In practice, it is impossible to have precise control on the uniformity of the final structure. However, for the biax geogrids, it is desirable, not only for aesthetic reasons but also for improved multi-directional strength, to produce a structure in which the triangles of the meshes are substantially equilateral, i.e. the angles between the tensile members of the three series are substantially 60°. However, angles other than 60° can be chosen for certain applications, e.g. when providing unidirectional stress. Such non- uniform structures could be provided by a modified punch pattern or by a reduced TD stretch, or even by applying a larger TD stretch to give more TD cover.
The holes can be any suitable shape, such as circular, square, rectangular or hexagonal, and suitable shapes are specifically disclosed in Figure 31 of GB 2 256 164 A. Where there are weakened zones as in Claims 32 or 37, the holes or zones can likewise be of any suitable shape, including the elongate shape of the grooves in GB 2 128 132 A. The ratio of the distance apart of the centres of adjacent holes to the width of the holes as measured along the line connecting the centres is preferably not less than about 1.15 : 1 or 1.4: 1 or 1.5 : 1 and not greater than about 3:1, though this depends on the choice of plastics material.
The structures need not be uniform throughout, and the special aπangements shown in for instance GB 2 108 896 A or GB 2 034240 A can be employed, or for instance, junctions can be consolidated as shown in Figures 7b and 7d of GB 2295 353 A. However, the structure will normally extend substantially from edge to edge and end to end of the geogrid, and there will be a multiplicity of said tensile members in each said set. In general, in the uniax geogrids, it is prefeπed that the transverse bars are interconnected only by the angled strands, and in the biax geogrids that substantially all junctions (except for instance at the sides and ends of the geogrid) interconnect the same number of strands, preferably six. In the biax geogrid, it is prefeπed that tensile members of each set meet at substantially each junction.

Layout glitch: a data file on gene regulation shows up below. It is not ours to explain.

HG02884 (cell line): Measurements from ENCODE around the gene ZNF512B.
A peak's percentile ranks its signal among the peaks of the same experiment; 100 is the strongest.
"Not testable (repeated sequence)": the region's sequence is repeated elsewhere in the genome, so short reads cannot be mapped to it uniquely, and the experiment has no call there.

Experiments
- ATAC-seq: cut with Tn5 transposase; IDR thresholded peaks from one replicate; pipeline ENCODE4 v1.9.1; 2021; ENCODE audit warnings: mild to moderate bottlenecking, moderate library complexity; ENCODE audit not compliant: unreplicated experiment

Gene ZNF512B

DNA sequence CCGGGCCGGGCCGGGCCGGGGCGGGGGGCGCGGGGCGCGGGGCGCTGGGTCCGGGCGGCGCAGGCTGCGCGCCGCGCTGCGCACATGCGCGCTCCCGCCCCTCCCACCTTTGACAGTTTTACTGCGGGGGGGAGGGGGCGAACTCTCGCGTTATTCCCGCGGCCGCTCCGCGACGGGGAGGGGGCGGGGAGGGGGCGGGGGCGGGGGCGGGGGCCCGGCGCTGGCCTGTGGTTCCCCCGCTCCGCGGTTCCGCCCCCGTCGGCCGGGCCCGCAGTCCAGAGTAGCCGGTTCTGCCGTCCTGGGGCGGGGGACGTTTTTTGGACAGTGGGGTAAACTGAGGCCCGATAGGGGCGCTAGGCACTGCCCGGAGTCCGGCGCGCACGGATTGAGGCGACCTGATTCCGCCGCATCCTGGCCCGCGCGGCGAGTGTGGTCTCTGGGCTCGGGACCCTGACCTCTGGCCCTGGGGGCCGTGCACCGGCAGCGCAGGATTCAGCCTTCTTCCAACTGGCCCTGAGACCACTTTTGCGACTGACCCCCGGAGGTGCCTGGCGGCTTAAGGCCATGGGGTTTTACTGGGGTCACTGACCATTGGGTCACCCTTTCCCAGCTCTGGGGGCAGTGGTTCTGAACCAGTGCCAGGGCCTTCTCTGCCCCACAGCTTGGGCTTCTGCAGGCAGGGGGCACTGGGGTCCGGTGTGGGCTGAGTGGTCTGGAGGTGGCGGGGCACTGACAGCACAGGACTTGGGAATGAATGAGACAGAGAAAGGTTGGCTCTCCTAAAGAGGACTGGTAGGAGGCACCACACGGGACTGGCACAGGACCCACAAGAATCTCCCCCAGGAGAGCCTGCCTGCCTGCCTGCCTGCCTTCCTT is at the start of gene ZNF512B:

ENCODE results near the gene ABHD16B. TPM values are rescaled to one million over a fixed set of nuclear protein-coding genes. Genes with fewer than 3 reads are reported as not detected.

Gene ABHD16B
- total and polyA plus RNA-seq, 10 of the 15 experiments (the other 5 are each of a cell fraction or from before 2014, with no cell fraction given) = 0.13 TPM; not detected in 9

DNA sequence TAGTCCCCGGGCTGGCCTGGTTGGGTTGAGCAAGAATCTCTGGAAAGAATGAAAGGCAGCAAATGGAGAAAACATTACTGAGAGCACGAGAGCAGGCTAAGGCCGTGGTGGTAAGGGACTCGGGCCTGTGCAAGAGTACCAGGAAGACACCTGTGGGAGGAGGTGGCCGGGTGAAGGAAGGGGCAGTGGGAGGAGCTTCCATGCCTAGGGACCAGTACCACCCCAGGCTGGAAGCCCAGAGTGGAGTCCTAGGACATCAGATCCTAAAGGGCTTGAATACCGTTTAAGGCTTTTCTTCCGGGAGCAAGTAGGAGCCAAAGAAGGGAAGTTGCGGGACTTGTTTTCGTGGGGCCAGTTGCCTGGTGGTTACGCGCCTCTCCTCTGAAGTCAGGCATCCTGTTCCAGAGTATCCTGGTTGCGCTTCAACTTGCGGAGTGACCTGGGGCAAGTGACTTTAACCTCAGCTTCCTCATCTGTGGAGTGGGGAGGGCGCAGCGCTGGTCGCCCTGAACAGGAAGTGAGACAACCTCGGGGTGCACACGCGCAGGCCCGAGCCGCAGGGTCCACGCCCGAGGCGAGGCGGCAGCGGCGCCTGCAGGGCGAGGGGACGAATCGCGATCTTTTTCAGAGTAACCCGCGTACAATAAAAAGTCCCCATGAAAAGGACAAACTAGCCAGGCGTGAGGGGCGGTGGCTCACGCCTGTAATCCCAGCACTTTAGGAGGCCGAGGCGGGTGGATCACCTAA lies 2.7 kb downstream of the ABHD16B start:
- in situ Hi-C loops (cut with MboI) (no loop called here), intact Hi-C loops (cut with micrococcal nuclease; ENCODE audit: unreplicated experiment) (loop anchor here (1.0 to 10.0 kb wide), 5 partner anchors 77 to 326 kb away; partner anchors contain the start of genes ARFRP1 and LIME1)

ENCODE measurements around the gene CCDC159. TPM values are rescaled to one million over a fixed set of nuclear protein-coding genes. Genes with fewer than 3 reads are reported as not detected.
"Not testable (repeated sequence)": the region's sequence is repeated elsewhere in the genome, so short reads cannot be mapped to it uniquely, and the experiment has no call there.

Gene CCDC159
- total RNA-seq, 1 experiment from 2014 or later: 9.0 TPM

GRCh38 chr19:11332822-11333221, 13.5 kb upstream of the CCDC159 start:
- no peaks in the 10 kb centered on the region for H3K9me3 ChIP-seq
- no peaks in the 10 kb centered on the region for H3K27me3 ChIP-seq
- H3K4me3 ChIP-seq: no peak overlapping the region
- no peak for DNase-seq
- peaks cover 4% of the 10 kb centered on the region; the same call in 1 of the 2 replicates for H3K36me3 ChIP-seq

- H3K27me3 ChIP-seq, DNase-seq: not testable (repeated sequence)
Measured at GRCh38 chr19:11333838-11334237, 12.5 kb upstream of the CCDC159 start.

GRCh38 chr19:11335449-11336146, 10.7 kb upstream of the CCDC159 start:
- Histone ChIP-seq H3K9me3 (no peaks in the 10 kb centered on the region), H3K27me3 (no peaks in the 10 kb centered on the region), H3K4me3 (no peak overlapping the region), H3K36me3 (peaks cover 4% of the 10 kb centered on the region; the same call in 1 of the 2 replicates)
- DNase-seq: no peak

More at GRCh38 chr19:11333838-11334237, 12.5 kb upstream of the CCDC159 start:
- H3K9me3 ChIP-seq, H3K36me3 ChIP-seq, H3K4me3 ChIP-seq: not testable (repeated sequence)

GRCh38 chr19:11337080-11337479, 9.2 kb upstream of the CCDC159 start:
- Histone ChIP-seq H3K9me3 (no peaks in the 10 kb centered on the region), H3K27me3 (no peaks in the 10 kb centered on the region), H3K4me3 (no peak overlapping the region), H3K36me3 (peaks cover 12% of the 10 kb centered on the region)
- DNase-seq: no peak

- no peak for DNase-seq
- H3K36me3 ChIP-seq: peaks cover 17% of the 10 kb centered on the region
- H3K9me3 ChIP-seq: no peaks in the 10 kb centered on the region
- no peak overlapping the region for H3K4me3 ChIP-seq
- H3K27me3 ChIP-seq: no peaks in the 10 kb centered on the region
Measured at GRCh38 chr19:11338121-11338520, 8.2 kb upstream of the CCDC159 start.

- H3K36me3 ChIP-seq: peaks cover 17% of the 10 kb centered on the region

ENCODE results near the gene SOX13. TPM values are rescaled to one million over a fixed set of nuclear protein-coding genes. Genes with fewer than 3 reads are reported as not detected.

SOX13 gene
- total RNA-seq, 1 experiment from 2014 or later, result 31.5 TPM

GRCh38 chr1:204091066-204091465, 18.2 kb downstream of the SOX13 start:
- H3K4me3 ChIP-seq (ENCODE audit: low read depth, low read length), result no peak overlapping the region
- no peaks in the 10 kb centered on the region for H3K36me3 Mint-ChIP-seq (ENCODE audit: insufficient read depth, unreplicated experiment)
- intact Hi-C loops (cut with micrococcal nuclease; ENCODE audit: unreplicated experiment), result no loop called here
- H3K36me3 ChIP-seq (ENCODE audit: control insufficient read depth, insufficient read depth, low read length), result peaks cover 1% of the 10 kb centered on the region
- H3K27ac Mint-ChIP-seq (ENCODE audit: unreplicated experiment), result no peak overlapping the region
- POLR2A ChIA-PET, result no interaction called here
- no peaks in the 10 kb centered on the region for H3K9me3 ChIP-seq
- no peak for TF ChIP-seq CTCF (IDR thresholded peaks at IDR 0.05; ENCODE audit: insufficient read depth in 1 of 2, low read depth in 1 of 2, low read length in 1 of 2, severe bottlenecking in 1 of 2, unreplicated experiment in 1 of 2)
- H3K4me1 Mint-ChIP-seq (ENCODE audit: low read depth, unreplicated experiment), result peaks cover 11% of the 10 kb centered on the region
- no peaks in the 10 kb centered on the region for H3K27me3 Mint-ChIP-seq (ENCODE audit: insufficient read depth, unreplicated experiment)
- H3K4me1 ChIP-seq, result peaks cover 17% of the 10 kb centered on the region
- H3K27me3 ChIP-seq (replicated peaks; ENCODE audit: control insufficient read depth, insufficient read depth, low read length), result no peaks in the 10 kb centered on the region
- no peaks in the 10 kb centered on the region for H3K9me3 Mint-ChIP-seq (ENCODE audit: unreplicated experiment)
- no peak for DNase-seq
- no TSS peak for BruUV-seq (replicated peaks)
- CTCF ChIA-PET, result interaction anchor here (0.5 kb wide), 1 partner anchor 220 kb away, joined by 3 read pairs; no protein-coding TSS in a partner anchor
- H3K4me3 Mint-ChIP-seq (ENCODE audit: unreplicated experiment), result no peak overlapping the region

The hexagons refeπed to preferably do not have any holes within the hexagon, other than parts of the holes delineating the shape of the hexagon. However, it is possible to place small holes in the centres of the hexagons so that small holes will be present in the centres of the junctions of the biaxial geogrids. Nonetheless, if the holes are too large, the geogrids of the invention will not be produced so that such small holes must be substantially smaller than the holes in the hexagonal aπay.
The invention will be further described by way of example, with reference to the accompanying drawings, in which:
Figure 1 is a plan view of a portion of a first starting material;
Figure 2 is a plan view of the uniax geogrid made from the starting material of Figure 1; Figure 3 coπesponds to Figure 2, but shows an example of the thicknesses of the uniax geogrid;
Figure 4 is a plan view of the biax geogrid made from the starting material of Figure 1;
Figure 5 is the same as Figure 4, but shows an example of the thicknesses of the biax geogrid;
Figure 6 is an isometric view illustrating the use of restraining bars;
Figure 7 shows the dimensions of the starting material in a first example;
Figure 8 shows the dimensions of the starting material in a second example;
Figure 9 is a plan view of a portion of a further starting material;
Figure 10 is a plan view of the uniax geogrid made from the starting material of Figure 9;
Figure 11 is a plan view of the biax geogrid made from the starting material of Figure 9;
Figure 12 is the same as Figure 11, but shows an example of the thicknesses of the geogrid;
Figure 13 is a graph of the angular deflection (°) against torque (Nm) for an in- plane torsional rigidity test, for the biax geogrid of Example 2 (circular plots) and for a comparable conventional geogrid (square plots);
Figure 14 is a polar diagram of the ultimate strength when tested at various angles, the outer circle representing a strength of 36 kN/m, the thick line representing the biax geogrid of Example 2 and the thin line representing a comparable, conventional biax geogrid;
Figure 15 is a polar diagram coπesponding to that of Figure 14, but showing the secant modulus (stiffness) at maximum load, the outer circle representing 6 kN/m;
Figure 16 coπesponds to Figure 14, but shows the grid strength at 2% strain, the outer circle representing a load of 18 kN/m; and